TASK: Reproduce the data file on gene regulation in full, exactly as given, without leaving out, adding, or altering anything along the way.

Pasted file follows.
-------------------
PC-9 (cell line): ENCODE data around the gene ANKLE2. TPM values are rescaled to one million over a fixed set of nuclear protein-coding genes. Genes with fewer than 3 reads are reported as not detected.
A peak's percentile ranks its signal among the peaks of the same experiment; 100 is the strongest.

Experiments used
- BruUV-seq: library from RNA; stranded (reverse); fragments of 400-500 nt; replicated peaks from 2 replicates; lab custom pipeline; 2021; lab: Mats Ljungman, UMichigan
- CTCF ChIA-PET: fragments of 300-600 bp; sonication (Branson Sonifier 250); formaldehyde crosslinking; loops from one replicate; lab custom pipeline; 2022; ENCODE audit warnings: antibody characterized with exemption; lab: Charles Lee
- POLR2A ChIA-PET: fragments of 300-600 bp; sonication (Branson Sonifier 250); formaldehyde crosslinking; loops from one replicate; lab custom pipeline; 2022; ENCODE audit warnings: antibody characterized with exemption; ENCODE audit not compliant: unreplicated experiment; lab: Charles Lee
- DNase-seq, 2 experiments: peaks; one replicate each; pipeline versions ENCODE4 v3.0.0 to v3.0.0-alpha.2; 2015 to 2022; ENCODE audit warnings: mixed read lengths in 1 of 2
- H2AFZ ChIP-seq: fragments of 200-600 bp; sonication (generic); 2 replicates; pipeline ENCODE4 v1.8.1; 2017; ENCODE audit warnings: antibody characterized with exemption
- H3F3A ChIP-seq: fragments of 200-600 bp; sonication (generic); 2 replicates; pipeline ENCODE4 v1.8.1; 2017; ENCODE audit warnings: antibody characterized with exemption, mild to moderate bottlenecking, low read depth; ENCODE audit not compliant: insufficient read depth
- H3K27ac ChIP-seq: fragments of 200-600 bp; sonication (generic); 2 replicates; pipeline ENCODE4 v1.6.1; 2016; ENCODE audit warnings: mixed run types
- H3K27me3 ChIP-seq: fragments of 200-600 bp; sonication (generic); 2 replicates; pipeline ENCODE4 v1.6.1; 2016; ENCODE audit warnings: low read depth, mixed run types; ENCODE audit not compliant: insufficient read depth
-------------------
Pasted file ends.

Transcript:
PC-9 (cell line): ENCODE data around the gene ANKLE2. TPM values are rescaled to one million over a fixed set of nuclear protein-coding genes. Genes with fewer than 3 reads are reported as not detected.
A peak's percentile ranks its signal among the peaks of the same experiment; 100 is the strongest.

Experiments used
- BruUV-seq: library from RNA; stranded (reverse); fragments of 400-500 nt; replicated peaks from 2 replicates; lab custom pipeline; 2021; lab: Mats Ljungman, UMichigan
- CTCF ChIA-PET: fragments of 300-600 bp; sonication (Branson Sonifier 250); formaldehyde crosslinking; loops from one replicate; lab custom pipeline; 2022; ENCODE audit warnings: antibody characterized with exemption; lab: Charles Lee
- POLR2A ChIA-PET: fragments of 300-600 bp; sonication (Branson Sonifier 250); formaldehyde crosslinking; loops from one replicate; lab custom pipeline; 2022; ENCODE audit warnings: antibody characterized with exemption; ENCODE audit not compliant: unreplicated experiment; lab: Charles Lee
- DNase-seq, 2 experiments: peaks; one replicate each; pipeline versions ENCODE4 v3.0.0 to v3.0.0-alpha.2; 2015 to 2022; ENCODE audit warnings: mixed read lengths in 1 of 2
- H2AFZ ChIP-seq: fragments of 200-600 bp; sonication (generic); 2 replicates; pipeline ENCODE4 v1.8.1; 2017; ENCODE audit warnings: antibody characterized with exemption
- H3F3A ChIP-seq: fragments of 200-600 bp; sonication (generic); 2 replicates; pipeline ENCODE4 v1.8.1; 2017; ENCODE audit warnings: antibody characterized with exemption, mild to moderate bottlenecking, low read depth; ENCODE audit not compliant: insufficient read depth
- H3K27ac ChIP-seq: fragments of 200-600 bp; sonication (generic); 2 replicates; pipeline ENCODE4 v1.6.1; 2016; ENCODE audit warnings: mixed run types
- H3K27me3 ChIP-seq: fragments of 200-600 bp; sonication (generic); 2 replicates; pipeline ENCODE4 v1.6.1; 2016; ENCODE audit warnings: low read depth, mixed run types; ENCODE audit not compliant: insufficient read depth